Hladini had to decide whether to stay in Monrovia or return to safety in Nigeria. True to her nature, Hladini's compassion and mercy for others outweighed any concern she had for her own safety.

She opted to stay. Hladini was the only senior devotee in Monrovia, and her presence gave solace to the native African devotees who could not leave.

On June 14, 1990, Hladini wrote in a letter to Radhanath Swami, a friend:

"[T]here is never a dull moment. Now I'm stranded in Liberia in the middle of a war to overthrow the government."

"The airport has been seized and they asked all Americans and foreigners to leave the country immediately.

American marines sent 6 battleships and 2000 Marines to evacuate the citizens. I'm just going to assist the devotees through the hard times.

There's scarcity of food as all the roads are blocked and no supplies can come in.

150,000 people fled the country in the last few weeks. Every day at least 10 people get beheaded and the rebels are still 35 miles from the city . . ."

She decided to write Johnson and his men a letter, asking him to stop killing people, according to the account.

Accordingly, Johnson was angered by the letter. A well-wisher passed a message to the devotees that Johnson was likely to get rid of them.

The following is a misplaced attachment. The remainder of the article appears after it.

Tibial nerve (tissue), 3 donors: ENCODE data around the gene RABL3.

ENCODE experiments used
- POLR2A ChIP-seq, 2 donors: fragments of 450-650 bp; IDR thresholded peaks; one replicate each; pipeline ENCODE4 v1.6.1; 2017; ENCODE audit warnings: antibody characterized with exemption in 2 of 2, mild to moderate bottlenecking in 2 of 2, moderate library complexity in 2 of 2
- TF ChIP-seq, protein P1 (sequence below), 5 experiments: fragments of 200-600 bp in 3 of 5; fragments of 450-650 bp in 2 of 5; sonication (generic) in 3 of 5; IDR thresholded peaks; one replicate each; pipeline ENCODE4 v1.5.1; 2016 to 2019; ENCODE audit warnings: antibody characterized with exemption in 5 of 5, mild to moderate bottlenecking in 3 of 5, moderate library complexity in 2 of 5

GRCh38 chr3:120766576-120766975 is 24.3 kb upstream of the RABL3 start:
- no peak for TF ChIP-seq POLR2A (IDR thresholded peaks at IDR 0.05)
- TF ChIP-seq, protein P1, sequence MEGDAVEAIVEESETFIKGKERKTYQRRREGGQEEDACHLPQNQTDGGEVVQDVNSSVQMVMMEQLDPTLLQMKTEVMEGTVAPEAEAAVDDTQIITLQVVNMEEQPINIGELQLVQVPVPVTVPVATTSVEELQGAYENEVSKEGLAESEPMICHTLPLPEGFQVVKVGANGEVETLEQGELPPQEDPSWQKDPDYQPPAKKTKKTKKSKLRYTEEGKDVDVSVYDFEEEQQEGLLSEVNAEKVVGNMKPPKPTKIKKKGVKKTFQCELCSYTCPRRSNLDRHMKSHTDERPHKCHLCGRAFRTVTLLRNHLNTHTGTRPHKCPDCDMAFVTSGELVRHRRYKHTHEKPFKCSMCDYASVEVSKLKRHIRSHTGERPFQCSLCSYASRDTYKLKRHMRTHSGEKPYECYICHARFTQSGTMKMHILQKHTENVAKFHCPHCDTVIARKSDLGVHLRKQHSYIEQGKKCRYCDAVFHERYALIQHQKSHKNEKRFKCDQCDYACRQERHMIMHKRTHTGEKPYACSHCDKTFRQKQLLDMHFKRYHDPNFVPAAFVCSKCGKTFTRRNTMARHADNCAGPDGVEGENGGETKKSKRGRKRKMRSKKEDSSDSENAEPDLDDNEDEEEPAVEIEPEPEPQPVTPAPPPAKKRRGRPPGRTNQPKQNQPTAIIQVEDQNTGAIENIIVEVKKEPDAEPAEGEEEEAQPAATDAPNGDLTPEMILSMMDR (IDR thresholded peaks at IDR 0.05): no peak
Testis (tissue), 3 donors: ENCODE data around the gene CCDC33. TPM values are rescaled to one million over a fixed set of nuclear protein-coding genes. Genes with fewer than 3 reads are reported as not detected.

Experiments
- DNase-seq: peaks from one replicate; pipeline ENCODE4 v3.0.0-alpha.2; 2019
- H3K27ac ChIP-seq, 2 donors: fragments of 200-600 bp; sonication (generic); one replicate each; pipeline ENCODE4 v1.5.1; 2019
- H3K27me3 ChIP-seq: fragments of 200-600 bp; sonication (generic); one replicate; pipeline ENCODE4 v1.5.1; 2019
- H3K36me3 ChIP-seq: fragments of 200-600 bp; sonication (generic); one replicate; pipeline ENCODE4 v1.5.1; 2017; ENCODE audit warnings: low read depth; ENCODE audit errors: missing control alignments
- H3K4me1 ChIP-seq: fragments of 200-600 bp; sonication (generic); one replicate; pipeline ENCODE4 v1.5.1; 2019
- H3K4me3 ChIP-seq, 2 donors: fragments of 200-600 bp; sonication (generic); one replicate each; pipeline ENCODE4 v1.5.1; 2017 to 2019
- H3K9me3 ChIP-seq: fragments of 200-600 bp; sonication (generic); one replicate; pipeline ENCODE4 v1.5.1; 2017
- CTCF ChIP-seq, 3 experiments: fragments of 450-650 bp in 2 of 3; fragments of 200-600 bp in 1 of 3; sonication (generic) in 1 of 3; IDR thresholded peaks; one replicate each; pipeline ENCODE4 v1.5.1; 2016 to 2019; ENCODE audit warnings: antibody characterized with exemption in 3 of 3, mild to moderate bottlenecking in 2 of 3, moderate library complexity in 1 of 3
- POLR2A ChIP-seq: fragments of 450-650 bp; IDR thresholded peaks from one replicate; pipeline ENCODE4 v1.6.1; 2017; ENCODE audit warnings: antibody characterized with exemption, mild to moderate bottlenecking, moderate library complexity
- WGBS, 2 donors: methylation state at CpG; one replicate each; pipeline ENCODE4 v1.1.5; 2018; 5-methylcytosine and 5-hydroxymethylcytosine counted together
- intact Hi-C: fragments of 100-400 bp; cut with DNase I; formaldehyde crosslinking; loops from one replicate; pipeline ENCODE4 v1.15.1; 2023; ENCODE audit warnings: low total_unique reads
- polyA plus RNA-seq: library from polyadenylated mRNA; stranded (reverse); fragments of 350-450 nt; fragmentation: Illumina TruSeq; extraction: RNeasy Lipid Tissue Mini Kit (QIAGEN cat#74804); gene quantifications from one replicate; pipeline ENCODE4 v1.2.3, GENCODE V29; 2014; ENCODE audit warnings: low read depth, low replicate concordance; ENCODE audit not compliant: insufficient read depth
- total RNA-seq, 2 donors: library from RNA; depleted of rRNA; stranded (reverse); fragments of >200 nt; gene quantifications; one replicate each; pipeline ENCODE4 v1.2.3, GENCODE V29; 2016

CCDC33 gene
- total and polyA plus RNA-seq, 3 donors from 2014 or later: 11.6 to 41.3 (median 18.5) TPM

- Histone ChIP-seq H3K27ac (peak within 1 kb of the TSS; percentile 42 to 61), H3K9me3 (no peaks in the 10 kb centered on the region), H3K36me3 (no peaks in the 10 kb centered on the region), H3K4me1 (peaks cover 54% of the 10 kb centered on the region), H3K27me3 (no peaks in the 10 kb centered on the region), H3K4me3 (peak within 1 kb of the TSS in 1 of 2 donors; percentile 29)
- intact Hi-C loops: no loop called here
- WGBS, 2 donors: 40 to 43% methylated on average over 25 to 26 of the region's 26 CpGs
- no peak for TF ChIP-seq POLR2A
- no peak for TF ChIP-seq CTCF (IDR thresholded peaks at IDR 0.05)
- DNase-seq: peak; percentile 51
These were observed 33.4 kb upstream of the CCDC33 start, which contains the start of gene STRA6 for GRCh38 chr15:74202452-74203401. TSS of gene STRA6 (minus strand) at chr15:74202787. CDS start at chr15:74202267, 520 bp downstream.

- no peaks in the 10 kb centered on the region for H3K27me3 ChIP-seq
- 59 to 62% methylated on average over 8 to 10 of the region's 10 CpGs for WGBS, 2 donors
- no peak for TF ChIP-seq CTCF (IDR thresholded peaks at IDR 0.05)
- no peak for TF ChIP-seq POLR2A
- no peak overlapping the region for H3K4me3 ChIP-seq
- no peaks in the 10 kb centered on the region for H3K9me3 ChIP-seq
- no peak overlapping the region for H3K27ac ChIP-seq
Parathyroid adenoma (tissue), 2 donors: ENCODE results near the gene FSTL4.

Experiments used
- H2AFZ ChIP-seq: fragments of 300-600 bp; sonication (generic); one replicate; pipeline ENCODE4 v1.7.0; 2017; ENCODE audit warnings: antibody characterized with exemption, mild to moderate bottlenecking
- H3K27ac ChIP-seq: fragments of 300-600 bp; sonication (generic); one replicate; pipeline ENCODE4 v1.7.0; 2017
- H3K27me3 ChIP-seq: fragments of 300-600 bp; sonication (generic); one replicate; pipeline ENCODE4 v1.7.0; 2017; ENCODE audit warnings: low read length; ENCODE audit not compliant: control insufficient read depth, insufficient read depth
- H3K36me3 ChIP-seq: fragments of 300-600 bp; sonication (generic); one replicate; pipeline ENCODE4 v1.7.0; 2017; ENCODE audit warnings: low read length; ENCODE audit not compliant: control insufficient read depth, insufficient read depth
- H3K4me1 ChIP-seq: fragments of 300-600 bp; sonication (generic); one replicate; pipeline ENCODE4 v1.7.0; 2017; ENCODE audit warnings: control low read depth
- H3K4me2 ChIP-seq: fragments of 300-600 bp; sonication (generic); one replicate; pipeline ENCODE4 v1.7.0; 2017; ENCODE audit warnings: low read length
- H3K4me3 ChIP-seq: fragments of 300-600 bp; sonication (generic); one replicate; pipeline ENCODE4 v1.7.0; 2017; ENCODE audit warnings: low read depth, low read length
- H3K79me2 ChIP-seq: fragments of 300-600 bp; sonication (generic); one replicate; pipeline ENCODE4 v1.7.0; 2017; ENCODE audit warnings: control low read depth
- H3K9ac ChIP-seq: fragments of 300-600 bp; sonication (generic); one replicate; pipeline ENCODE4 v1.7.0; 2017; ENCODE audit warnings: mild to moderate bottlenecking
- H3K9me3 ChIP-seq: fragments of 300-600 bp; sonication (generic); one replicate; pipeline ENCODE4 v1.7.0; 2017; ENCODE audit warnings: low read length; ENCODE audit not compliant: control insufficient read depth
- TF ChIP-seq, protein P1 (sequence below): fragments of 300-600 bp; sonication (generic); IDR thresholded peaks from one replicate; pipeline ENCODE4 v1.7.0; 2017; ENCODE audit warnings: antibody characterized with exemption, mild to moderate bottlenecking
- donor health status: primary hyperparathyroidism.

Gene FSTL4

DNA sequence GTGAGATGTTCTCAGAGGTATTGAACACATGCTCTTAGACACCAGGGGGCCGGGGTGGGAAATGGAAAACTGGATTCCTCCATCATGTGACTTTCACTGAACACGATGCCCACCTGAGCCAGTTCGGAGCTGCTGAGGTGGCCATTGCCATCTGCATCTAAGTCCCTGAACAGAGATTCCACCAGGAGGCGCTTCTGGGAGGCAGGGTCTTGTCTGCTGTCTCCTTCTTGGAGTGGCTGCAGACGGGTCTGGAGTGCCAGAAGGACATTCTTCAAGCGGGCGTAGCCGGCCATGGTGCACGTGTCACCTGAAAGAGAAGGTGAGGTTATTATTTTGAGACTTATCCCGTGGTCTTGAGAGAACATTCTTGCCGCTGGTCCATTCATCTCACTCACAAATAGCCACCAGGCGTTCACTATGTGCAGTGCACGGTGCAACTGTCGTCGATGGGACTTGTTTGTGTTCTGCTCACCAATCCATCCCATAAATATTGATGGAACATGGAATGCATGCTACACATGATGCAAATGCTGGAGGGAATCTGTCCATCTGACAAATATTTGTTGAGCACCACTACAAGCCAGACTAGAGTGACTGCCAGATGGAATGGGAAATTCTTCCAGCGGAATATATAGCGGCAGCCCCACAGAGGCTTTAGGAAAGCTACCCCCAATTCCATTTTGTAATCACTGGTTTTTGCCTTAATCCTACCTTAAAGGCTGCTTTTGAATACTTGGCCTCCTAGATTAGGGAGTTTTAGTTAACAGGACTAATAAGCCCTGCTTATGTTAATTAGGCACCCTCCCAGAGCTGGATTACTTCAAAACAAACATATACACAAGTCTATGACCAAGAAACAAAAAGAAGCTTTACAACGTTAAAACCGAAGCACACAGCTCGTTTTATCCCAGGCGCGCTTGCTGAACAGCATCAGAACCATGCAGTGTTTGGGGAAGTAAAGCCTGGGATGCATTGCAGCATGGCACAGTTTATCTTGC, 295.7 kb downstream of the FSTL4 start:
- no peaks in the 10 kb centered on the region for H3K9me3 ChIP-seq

At that time, it was too late to leave the temple and take shelter elsewhere, as many of the buildings in the area were either destroyed or being controlled by Johnson's troops.

The devotees stayed at the temple and left their fate in the hands of Lord Krishna.

The death squad arrived in the early morning hours. Johnson and his men carried away by jeep the seven devotees who had been captured.

Two devotees managed to escape through the back door and climb up trees to take cover. Suddenly, those two devotees heard gunshots from the direction of the bridge.

They saw that the captured devotees were being shot by Johnson's men. At daybreak, they came down from the tree.

Instead of going to the temple, they walked to the river where they saw Hladini's sari floating on the water. Hladini and five male devotees become martyrs of the Liberian War. Hladini was the first one shot.

"When we heard in New Vrindaban that there had been a coup in Liberia and Hladini was trapped, the whole community came together at the Palace of Gold and prayed," remembers Manasa Ganga.

"When we heard Haldini had been killed, it was a huge shock."

"We held a memorial service and everyone came because she was one of the most loved devotees in the community. She always had a smile on her face and she was always ready to help out.

"Nothing was ever a bother," said Manasa Ganga with a sad smile.

"For Hladini, taking care of others was always a pleasure. That's what she gave her life for - taking care of others."

It is, however, not clear how early the Grand Jury of Michigan would come up with an indictment against Sen. Johnson, but sources say as such may be done immediately after the return of the federal agents.

Johnson has become a prelate himself. "Invite me your church," he bragged at his overwhelmingly attended TRC appearance, "and the Holy Spirit will fill it.

He told his congregation in 2015 sermon aired on Fabric Radio 101.1 FM that he had received a revelation from God telling him to inform President Ellen Johnson Sirleaf to implement audit reports, not the TRC recommendations.

Willie N. Tokpa contributed to this story